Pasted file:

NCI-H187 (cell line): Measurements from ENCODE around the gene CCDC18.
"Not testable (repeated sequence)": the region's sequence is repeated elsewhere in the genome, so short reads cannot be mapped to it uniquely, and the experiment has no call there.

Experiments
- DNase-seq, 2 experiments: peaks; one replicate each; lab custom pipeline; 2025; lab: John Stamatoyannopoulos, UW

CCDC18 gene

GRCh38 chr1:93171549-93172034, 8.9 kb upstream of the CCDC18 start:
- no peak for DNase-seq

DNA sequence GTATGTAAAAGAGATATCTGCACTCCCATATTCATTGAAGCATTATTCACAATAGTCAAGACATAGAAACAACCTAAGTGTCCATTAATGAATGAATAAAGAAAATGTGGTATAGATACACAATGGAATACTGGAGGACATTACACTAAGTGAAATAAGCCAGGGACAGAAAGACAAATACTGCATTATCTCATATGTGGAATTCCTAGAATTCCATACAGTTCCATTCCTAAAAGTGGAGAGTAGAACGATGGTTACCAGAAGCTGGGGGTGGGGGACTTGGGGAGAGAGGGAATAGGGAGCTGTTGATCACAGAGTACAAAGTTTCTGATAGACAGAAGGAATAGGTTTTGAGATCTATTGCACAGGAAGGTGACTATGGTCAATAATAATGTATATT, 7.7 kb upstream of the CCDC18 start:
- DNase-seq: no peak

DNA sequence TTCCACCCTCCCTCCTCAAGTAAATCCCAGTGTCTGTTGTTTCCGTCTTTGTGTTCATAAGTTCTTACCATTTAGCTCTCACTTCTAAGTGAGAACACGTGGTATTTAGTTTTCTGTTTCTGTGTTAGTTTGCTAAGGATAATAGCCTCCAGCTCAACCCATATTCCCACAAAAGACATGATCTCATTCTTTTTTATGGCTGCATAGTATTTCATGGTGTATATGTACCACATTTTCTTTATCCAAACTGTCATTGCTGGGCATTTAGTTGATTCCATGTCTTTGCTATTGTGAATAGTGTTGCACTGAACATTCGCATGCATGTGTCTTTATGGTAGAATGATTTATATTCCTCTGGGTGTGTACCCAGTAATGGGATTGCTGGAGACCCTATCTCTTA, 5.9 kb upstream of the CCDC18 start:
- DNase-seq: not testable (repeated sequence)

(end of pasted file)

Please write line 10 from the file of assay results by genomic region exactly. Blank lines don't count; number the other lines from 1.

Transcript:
DNA sequence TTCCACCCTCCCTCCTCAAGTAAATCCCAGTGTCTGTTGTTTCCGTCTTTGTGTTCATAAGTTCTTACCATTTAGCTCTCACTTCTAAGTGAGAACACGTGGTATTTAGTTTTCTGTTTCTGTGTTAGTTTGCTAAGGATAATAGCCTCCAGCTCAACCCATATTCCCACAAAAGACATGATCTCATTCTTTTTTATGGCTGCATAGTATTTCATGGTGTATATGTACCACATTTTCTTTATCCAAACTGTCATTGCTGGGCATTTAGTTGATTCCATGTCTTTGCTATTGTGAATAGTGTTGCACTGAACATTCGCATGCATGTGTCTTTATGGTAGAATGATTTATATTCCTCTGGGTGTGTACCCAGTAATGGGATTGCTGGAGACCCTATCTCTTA, 5.9 kb upstream of the CCDC18 start: